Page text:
The higher torque you use on a drill, or the higher speed that you use on a drill, then the more battery power it will need and will use it up a great deal faster. Many people tend to place their drill on the highest settings available and use that for every job.
You really don’t need to do that, and it takes just seconds to get it on the right settings. It will also make your battery last longer, and not be so tough on it.
Here is a rough guide to the right battery for the right job:
For Light Work – Anything between 7-15 Volts will be find and a 12 volt is ideal
For Medium Work – Either a 12 or 18 volt is ideal or anything in between
For Heavy work – A minimum of 18 or 20 volt or anything bigger
So for example, if you plan on using your cordless drill for drilling metal or as a masonry/hammer drill, then buy one with at least an 18 volt battery pack, or even better a 20 volt battery pack.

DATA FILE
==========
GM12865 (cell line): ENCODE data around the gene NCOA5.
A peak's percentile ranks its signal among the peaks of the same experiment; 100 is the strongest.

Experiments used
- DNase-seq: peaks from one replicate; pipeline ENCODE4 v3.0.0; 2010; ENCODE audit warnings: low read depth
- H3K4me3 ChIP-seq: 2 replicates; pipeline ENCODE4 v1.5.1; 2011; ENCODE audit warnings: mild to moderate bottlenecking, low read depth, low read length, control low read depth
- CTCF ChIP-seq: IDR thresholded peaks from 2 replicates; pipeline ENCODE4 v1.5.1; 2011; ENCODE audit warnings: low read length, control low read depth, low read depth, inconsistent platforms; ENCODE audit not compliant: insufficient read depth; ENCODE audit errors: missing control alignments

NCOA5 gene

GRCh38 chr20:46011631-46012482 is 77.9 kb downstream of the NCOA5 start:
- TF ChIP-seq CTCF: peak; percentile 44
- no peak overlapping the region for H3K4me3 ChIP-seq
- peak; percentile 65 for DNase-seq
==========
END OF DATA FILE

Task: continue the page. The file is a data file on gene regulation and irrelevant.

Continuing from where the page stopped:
Using a lower voltage battery to do really heavy work will very quickly render a smaller voltage battery completely useless, in a very short space of time.
When you buy your cordless drill then it should come with some type of warranty. Unless otherwise stated that will not include a warranty on the battery. With general good care though a battery should last you for around 3-5 years. After that it will need replaced and you will have to buy a new one.
Now there are some really clever people out there who know how to replace the cells inside a battery so as it can be used again. I am not one of those clever people, and to be honest, it just seems a lot more work that it is actually worth. It is also quite a dangerous thing to do and we would not recommend this at all.
I have included a video here of someone doing this on an old Dewalt battery that is almost 10 years old.
Basically he bought a replacement internal cell pack on eBay and replaced it. He also added a warning that they could explode on him. You have probably guessed why we don’t recommend this practise.
In our opinion if you get 5 years out of a battery you have done very well. We also think that after 5 years of drill usage, that unless you initially bought a really expensive drill, it might be time to replace that as well.